I got into the dental industry about 20 years ago, handling the marketing for an air abrasion company, Kreativ. My dentist introduced me to the brilliant founder, Bill Brown, who desperately needed some product introduction materials for the Greater New York Dental Meeting. I did my homework, created the materials, and delivered them to New York. The rest, as they say, is history.
I’m honored to work in this ever-changing industry that continues to produce better materials, improbable technology and innovative customer-based services.
When I started in this industry I had a job, but I built a career. As a dental sales rep, do you have a job or a career?
There are two elements you need to build a career: excitement and perseverance.
As I landed my second and third dental accounts as an independent marketing consultant, my enthusiasm for this industry began to develop. I dropped my non-dental accounts; dentistry, I quickly learned, was an industry of growth, fostered by new products and corporate enthusiasm. Dentists were on a high and their suppliers (your companies) saw new life. The manufacturers of materials and technology found a market ready to buy new products and invest in new technology. I was excited by the potential of this industry — and this excitement remains alive today.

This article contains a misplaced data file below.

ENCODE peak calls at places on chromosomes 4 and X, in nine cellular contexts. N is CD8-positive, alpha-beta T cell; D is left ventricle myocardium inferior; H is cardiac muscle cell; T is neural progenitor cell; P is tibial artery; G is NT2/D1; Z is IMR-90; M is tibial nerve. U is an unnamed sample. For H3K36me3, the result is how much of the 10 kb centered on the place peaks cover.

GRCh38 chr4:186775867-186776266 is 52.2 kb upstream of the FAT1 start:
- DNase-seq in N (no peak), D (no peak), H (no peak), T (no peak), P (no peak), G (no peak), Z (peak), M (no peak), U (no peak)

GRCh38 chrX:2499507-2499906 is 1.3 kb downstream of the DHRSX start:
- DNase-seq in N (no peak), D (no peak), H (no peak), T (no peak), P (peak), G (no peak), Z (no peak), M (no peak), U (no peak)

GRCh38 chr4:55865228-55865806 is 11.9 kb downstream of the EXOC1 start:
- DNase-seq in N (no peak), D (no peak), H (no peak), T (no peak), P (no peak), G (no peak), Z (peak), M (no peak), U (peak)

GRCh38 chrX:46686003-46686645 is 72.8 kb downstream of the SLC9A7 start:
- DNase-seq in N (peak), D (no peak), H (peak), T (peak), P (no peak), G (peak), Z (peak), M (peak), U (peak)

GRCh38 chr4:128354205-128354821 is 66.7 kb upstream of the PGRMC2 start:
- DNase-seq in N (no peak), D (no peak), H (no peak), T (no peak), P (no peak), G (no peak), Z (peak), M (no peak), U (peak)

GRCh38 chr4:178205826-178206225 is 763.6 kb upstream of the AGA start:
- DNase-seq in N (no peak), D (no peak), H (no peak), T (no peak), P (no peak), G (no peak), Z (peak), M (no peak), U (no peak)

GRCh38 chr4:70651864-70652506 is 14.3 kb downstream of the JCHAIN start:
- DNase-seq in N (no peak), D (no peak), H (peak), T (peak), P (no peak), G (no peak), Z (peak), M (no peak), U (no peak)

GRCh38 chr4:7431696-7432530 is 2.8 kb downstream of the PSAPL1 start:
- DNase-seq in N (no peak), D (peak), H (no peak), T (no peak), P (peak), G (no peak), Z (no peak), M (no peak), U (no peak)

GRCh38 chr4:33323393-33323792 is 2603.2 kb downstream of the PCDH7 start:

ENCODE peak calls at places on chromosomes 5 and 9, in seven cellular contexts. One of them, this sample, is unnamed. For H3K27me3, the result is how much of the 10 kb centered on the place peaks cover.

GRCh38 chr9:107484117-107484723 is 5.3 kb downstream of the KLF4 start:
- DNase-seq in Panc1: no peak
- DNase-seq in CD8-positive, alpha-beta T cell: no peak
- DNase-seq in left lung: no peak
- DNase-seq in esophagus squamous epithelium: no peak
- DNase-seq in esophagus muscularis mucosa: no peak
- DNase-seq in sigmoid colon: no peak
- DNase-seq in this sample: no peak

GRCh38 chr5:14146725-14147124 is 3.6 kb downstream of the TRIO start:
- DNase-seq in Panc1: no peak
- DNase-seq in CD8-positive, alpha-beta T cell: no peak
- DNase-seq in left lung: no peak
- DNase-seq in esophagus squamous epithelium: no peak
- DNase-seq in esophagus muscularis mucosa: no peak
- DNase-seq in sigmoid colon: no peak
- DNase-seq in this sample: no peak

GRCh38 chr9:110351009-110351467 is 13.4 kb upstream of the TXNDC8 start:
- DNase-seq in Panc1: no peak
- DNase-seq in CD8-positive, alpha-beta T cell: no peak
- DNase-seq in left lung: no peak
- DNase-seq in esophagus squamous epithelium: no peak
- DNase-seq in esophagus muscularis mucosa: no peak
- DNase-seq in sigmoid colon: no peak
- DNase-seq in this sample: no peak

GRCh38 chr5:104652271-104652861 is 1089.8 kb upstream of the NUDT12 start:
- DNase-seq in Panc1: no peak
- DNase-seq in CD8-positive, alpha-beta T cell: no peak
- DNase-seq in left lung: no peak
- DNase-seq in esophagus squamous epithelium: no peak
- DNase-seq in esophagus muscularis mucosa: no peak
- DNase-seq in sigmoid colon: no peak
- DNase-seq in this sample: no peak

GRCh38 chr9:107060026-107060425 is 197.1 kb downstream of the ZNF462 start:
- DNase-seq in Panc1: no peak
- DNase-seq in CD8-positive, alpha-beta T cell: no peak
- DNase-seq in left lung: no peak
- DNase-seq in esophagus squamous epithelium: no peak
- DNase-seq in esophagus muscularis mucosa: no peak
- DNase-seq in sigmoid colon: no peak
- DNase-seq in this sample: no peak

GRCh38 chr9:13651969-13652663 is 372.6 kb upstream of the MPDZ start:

You can go to work each day with a ho-hum attitude or a sense of excitement. You can fall into a rut or study all the new technology, the new chemistry of materials, and the new mechanics of improved instruments. Your choice to go after the industry, not just your customers, will change your daily work from a job into a fulfilling career. And when this happens, you realize the vibrant world is yours to explore, understand, navigate and conquer.
Perseverance is the other requisite for a career. I persevered in dental marketing and made it, by my own choice, a career. As I look at monthly editions of Mentor and other journals, I see stories about men and women I have known for years. They share the same basic story — promotion, advancement, and upward career mobility. Some of these leaders were once young marketing assistants who couldn’t write a well-structured sentence — let alone one with some real punch in it.
Now many of these once-novice employees are vice presidents of marketing for some of the world’s finest dental manufacturers. Rather than complain about how insignificant their job was, these individuals stuck it out. They decided early on in their careers that they would work hard, put in the extra effort, earn advancements and, in time, work in upper management. They knew it wouldn’t be easy, but they commited to the journey. They were willing to marry their excitement with their perseverance. This long-term commitment allowed them to graduate from a daily job to a fulfilling career.
And so can you. Go for the career.